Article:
Just over two years ago my wife and I were convinced that God was calling us to plant Riverside Church. We are still convinced that He called us to move out of our comfort zone: to leave our church community and dearly loved friends, quit our jobs, move to another part of town, take our kids out of one school and put them in another, and to do something we’ve never done before and weren’t sure we could do. Two years later we have seen God do many wonderful things in our lives and the lives of our little house church. But there have been many hard times, too. Right now we’re experiencing one of those hard times. Through it all, I’ve been faced with the fact that I am more fearful than faith-full. I don’t suspect I would have seen that if the Lord hadn’t pushed me out of my comfort zone and into the “unknown.”
Today, the story of Jehoshaphat and his pithy prayer have given me hope that the Father can move me from fear to freedom:
“We are powerless against this great horde that is coming against us. We do not know what to do, but our eyes are on you” (2 Chronicles 20:12)
Isn’t [Jehoshaphat’s prayer] a beautiful confession? It is so child-like in its humility and faith. It is, in fact, another Old Testament picture of the gospel. We are powerless to save ourselves. But when we look to God and call on him for deliverance from the impending judgment, he brings about a salvation beyond our wildest imagination.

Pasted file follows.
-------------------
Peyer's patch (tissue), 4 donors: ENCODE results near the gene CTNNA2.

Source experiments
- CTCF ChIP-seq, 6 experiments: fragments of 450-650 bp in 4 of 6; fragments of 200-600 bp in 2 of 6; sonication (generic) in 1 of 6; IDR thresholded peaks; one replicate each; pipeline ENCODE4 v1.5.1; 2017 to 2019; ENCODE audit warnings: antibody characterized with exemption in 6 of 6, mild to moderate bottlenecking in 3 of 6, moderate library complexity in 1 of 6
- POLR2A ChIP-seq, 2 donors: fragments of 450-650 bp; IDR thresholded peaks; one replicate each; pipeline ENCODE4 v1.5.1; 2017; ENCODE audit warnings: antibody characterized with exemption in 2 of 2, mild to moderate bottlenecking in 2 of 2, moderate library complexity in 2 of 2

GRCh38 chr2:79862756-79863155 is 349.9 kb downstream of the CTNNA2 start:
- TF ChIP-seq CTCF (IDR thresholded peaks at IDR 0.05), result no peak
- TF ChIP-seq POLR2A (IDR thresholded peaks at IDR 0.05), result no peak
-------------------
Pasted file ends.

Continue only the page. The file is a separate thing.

The reason God orchestrated Jehoshaphat’s predicament is the same as his design in the tribulations and crises in our lives: he want us to increasingly find freedom from fear.
You see, real freedom is not the liberty to do what we want, or even the absence of distress. Real freedom is the deep-seated confidence that God really will provide everything we need. The person who believes this is the freest of all persons on earth, because no matter what situation they find themselves in, they have nothing to fear.
But the only way for sinners like us with a bent toward unbelief in God to find this kind of freedom is by experiencing repeatedly God’s delivering power and his faithfulness. That’s why we are to count it all joy when we meet trials of various kinds (James 1:2). They are making us free.